Anyway, the topic of hand sanitizers came up at play group the other day, with one of the other moms talking about how hand sanitizers were a hot topic at her daughter’s Montessori preschool.  I had to mediate a squabble and I missed the background of her story, but the gist of it was that some parents at this particular preschool objected to hand sanitizers as unsafe and unhealthy.  Honestly, I had never even given their safety a second thought.  I just loved them for their efficacy, and, as the daughter of an ER physician, I love the smell of alcohol and institutional cleaning products of all kinds.  I usually keep that last bit of information to myself, but I’m just being honest here.

My curiosity was definitely piqued. As soon as I got the boys into bed late that night, I did a little reading on the subject.  I wasn’t surprised to confirm that generally, washing hands with soap and water was preferred, but was stunned to know that some liquid soaps contain an undesirable antibacterial triclosan that many groups are petitioning the EPA to ban.  (Of course, that led to a 20-minute scrutiny of every bottle of liquid hand soap in the house, as well as my bulk warehouse acquired stockpile in the garage.)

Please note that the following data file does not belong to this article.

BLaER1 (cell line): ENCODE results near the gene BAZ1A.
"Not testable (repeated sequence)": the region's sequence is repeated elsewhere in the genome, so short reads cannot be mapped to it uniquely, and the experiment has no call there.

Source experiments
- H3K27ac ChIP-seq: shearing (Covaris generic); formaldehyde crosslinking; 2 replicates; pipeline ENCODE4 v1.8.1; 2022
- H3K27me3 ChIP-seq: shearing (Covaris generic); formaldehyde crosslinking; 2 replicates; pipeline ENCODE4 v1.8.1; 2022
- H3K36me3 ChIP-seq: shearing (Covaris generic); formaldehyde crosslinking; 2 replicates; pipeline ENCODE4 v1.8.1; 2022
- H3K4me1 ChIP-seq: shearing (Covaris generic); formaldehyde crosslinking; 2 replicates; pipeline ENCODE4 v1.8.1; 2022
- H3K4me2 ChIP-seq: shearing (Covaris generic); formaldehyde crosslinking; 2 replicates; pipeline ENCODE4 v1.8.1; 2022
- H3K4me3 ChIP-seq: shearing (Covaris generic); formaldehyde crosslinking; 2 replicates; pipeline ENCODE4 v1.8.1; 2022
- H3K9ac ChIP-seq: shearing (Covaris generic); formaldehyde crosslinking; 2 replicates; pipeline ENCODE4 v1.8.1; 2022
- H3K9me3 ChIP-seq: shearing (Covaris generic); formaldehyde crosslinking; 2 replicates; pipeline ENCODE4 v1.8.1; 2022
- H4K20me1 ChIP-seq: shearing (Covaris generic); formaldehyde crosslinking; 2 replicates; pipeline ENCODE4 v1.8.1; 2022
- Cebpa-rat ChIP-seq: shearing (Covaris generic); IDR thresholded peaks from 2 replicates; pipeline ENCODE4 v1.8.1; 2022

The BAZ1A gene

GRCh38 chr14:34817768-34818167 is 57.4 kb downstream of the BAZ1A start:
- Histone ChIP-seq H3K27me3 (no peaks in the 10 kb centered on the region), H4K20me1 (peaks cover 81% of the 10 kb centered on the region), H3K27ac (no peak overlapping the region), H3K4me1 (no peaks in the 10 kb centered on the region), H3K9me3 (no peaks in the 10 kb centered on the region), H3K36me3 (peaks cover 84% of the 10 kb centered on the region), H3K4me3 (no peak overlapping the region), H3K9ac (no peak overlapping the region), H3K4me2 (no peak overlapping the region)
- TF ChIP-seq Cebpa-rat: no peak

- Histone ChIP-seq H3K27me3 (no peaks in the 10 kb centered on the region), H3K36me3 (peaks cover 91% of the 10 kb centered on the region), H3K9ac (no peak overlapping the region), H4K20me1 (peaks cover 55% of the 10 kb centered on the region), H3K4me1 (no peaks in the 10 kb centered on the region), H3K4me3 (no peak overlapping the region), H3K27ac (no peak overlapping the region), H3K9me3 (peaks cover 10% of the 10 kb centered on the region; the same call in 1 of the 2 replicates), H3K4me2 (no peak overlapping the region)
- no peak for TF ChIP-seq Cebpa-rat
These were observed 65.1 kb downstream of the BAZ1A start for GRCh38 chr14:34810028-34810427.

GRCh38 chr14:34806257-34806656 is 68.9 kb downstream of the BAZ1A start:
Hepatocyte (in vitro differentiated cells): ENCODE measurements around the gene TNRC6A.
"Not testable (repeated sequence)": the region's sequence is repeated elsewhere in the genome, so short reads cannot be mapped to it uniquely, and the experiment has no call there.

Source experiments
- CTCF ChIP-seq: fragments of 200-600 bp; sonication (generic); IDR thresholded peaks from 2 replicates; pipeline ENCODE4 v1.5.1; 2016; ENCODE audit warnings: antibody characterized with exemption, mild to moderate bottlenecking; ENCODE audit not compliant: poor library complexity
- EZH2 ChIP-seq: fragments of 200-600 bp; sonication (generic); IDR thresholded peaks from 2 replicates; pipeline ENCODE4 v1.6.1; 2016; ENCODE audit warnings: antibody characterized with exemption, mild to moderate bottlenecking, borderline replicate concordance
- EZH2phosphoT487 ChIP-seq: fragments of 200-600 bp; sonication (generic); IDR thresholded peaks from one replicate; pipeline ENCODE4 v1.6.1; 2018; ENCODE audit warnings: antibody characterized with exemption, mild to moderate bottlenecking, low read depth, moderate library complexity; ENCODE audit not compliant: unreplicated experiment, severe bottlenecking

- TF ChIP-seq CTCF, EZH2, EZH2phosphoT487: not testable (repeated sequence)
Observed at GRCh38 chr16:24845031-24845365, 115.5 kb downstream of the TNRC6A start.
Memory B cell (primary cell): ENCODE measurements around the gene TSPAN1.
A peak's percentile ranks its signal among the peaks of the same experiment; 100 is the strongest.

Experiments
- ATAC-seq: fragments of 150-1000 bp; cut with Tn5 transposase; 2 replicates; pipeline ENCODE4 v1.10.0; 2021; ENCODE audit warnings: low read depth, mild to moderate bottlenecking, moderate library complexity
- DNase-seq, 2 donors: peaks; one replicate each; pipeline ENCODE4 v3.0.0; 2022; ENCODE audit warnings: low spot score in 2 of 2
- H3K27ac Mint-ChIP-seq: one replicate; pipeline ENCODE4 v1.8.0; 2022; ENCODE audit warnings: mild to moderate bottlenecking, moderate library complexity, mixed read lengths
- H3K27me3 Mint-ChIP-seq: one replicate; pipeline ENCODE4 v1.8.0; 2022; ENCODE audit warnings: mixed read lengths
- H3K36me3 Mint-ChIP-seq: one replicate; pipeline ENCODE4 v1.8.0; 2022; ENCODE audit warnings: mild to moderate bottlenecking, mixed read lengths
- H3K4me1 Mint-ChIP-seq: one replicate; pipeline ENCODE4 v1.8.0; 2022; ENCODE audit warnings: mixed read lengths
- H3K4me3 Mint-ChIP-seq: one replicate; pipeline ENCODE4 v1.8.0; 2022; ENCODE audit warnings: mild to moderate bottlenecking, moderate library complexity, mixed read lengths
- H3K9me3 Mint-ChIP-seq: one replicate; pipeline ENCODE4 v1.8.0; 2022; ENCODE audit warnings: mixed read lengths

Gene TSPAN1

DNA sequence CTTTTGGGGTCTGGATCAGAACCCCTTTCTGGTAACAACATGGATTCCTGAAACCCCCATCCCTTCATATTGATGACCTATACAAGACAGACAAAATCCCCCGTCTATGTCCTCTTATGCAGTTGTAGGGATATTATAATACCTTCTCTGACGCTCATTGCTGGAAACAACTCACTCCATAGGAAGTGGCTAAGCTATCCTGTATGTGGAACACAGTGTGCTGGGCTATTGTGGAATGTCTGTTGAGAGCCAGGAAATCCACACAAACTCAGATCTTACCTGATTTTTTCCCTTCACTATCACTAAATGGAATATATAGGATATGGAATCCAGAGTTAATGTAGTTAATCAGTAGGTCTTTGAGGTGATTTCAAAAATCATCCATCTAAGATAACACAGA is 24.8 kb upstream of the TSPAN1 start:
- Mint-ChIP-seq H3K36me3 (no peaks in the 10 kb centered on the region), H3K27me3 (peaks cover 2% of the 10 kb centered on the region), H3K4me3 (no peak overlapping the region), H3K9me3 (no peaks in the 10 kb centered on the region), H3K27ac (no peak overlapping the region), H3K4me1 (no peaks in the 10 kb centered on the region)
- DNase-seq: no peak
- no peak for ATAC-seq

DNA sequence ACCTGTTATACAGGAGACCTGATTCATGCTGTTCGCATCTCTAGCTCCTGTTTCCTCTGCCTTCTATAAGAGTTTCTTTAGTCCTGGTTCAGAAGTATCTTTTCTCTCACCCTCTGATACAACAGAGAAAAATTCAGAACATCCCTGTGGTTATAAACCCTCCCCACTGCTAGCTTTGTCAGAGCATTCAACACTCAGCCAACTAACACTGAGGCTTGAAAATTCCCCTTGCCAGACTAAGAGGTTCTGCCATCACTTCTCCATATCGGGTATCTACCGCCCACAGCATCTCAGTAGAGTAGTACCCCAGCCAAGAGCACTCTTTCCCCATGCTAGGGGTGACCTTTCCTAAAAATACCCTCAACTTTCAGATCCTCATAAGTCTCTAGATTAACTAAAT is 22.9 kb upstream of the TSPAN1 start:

I was also stunned to learn that the average American washes her hands twice a day, and one of those times is in the shower, at that!  Gross.  I don’t get on a soapbox (pun intended) very often, but I can certainly think that we can all do better than that.  I keep forgetting to track my own hand washing, but I garden and cook and clean so much that I’m sure it’s 12-15 times per day.  And back when I had babies in diapers?  I still cringe when I think how raw and chapped my hands got from the constant washing.

At any rate, I was already familiar with the controversy about alcohol-based gel hand sanitizers, but hadn’t taken the time to see if there were any other options.  Like I said before, I like the “clean” smell of rubbing alcohol.  But if you are inclined, there are definitely some all-natural, plant-based varieties out there.

The real take home message for me was to make sure my boys practice proper hand washing with soap and water, but to know that hand sanitizers have their place, too.  For more, check out http://blog.oregonlive.com/pdxgreen/2011/01/sanitizers_get_hands_clean_are.html

Are your kids’ classrooms equipped with hand sanitizers?  Do you keep one in your car and another in your purse?  Do you sing “Happy Birthday” to yourself while washing with soap and water to make sure you scrub long enough?  J

More in a few days, Corey